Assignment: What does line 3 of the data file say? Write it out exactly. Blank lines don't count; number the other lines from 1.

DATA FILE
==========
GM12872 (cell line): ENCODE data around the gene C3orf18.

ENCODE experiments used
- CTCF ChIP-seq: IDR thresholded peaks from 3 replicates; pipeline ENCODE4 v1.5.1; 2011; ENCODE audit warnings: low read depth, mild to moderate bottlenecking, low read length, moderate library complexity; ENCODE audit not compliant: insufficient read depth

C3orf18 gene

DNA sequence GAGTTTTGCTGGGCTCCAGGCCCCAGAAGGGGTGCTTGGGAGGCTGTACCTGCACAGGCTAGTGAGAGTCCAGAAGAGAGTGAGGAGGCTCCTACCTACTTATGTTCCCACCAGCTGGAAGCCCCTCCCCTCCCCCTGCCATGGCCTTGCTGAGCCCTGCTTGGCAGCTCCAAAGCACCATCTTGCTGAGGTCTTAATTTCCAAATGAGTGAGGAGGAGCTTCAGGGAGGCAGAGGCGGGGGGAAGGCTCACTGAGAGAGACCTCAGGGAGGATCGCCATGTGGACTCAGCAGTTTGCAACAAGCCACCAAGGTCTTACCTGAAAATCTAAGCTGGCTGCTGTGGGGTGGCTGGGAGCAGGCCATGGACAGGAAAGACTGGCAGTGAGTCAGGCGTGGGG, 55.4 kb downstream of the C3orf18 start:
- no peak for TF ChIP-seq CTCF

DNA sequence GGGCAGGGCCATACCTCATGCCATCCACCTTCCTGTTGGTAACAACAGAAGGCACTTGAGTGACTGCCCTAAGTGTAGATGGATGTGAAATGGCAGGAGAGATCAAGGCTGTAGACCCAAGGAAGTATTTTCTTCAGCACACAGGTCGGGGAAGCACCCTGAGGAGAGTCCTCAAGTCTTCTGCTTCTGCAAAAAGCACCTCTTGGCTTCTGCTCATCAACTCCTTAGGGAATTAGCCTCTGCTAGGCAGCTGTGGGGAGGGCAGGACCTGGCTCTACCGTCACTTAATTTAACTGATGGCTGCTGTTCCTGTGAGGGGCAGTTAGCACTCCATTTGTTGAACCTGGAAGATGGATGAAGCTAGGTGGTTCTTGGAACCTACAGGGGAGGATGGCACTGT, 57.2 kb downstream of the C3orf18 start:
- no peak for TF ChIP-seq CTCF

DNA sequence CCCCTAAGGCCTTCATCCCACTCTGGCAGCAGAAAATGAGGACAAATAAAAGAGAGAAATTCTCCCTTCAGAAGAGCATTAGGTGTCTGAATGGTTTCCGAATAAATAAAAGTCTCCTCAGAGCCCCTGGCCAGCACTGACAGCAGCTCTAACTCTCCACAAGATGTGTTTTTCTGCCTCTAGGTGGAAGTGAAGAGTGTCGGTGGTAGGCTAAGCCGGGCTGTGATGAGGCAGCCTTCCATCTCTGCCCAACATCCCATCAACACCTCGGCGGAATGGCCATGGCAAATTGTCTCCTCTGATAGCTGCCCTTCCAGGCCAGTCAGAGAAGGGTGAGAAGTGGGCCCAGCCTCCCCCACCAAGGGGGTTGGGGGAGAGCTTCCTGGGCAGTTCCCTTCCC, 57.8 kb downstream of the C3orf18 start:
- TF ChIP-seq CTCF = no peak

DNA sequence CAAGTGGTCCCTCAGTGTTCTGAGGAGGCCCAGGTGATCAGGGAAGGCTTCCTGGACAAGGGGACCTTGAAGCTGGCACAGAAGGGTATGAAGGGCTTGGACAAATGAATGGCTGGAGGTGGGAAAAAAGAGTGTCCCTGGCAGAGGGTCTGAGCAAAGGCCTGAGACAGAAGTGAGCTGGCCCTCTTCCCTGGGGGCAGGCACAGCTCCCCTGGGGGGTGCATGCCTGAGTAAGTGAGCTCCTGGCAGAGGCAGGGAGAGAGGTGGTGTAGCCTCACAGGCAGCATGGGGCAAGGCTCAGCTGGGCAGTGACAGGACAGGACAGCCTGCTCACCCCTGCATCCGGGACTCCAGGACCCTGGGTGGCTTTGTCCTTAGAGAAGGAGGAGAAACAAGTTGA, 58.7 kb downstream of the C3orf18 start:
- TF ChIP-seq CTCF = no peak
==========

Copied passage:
- CTCF ChIP-seq: IDR thresholded peaks from 3 replicates; pipeline ENCODE4 v1.5.1; 2011; ENCODE audit warnings: low read depth, mild to moderate bottlenecking, low read length, moderate library complexity; ENCODE audit not compliant: insufficient read depth